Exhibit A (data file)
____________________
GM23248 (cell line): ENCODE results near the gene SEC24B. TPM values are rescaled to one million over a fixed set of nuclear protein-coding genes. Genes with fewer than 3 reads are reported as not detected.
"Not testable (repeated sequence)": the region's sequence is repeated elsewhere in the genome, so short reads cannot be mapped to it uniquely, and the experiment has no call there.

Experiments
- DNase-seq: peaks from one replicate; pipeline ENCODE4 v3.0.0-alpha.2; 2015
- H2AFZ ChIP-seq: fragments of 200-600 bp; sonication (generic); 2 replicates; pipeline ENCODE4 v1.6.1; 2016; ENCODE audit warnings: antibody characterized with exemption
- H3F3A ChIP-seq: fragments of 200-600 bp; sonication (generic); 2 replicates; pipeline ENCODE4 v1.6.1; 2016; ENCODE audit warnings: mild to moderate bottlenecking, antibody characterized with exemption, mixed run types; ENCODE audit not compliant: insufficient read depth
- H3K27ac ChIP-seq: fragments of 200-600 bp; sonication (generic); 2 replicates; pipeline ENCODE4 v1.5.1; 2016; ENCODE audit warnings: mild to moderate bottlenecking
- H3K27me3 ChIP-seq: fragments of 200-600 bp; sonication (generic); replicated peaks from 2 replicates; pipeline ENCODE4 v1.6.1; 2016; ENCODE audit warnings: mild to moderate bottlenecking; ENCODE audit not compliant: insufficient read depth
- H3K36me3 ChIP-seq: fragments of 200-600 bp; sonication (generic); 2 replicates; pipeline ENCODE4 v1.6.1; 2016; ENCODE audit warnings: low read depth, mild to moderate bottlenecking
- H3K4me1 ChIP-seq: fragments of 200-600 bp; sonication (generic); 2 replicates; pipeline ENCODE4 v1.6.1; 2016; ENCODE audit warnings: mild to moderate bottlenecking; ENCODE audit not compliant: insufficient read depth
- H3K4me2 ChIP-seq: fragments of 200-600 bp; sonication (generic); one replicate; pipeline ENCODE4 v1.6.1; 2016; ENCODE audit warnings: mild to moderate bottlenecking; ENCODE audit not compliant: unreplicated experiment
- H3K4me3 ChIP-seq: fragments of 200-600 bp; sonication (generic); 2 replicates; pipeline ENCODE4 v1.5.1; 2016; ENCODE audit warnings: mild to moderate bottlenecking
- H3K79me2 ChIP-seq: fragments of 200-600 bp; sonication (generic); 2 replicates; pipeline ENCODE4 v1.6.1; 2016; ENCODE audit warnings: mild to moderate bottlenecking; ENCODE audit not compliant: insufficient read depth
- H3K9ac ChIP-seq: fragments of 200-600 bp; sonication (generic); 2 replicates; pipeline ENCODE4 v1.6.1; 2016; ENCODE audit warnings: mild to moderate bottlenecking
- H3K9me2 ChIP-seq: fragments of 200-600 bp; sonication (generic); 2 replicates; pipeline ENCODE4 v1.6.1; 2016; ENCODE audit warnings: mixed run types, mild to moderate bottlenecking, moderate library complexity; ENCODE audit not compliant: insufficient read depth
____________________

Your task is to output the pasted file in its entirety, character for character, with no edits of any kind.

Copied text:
GM23248 (cell line): ENCODE results near the gene SEC24B. TPM values are rescaled to one million over a fixed set of nuclear protein-coding genes. Genes with fewer than 3 reads are reported as not detected.
"Not testable (repeated sequence)": the region's sequence is repeated elsewhere in the genome, so short reads cannot be mapped to it uniquely, and the experiment has no call there.

Experiments
- DNase-seq: peaks from one replicate; pipeline ENCODE4 v3.0.0-alpha.2; 2015
- H2AFZ ChIP-seq: fragments of 200-600 bp; sonication (generic); 2 replicates; pipeline ENCODE4 v1.6.1; 2016; ENCODE audit warnings: antibody characterized with exemption
- H3F3A ChIP-seq: fragments of 200-600 bp; sonication (generic); 2 replicates; pipeline ENCODE4 v1.6.1; 2016; ENCODE audit warnings: mild to moderate bottlenecking, antibody characterized with exemption, mixed run types; ENCODE audit not compliant: insufficient read depth
- H3K27ac ChIP-seq: fragments of 200-600 bp; sonication (generic); 2 replicates; pipeline ENCODE4 v1.5.1; 2016; ENCODE audit warnings: mild to moderate bottlenecking
- H3K27me3 ChIP-seq: fragments of 200-600 bp; sonication (generic); replicated peaks from 2 replicates; pipeline ENCODE4 v1.6.1; 2016; ENCODE audit warnings: mild to moderate bottlenecking; ENCODE audit not compliant: insufficient read depth
- H3K36me3 ChIP-seq: fragments of 200-600 bp; sonication (generic); 2 replicates; pipeline ENCODE4 v1.6.1; 2016; ENCODE audit warnings: low read depth, mild to moderate bottlenecking
- H3K4me1 ChIP-seq: fragments of 200-600 bp; sonication (generic); 2 replicates; pipeline ENCODE4 v1.6.1; 2016; ENCODE audit warnings: mild to moderate bottlenecking; ENCODE audit not compliant: insufficient read depth
- H3K4me2 ChIP-seq: fragments of 200-600 bp; sonication (generic); one replicate; pipeline ENCODE4 v1.6.1; 2016; ENCODE audit warnings: mild to moderate bottlenecking; ENCODE audit not compliant: unreplicated experiment
- H3K4me3 ChIP-seq: fragments of 200-600 bp; sonication (generic); 2 replicates; pipeline ENCODE4 v1.5.1; 2016; ENCODE audit warnings: mild to moderate bottlenecking
- H3K79me2 ChIP-seq: fragments of 200-600 bp; sonication (generic); 2 replicates; pipeline ENCODE4 v1.6.1; 2016; ENCODE audit warnings: mild to moderate bottlenecking; ENCODE audit not compliant: insufficient read depth
- H3K9ac ChIP-seq: fragments of 200-600 bp; sonication (generic); 2 replicates; pipeline ENCODE4 v1.6.1; 2016; ENCODE audit warnings: mild to moderate bottlenecking
- H3K9me2 ChIP-seq: fragments of 200-600 bp; sonication (generic); 2 replicates; pipeline ENCODE4 v1.6.1; 2016; ENCODE audit warnings: mixed run types, mild to moderate bottlenecking, moderate library complexity; ENCODE audit not compliant: insufficient read depth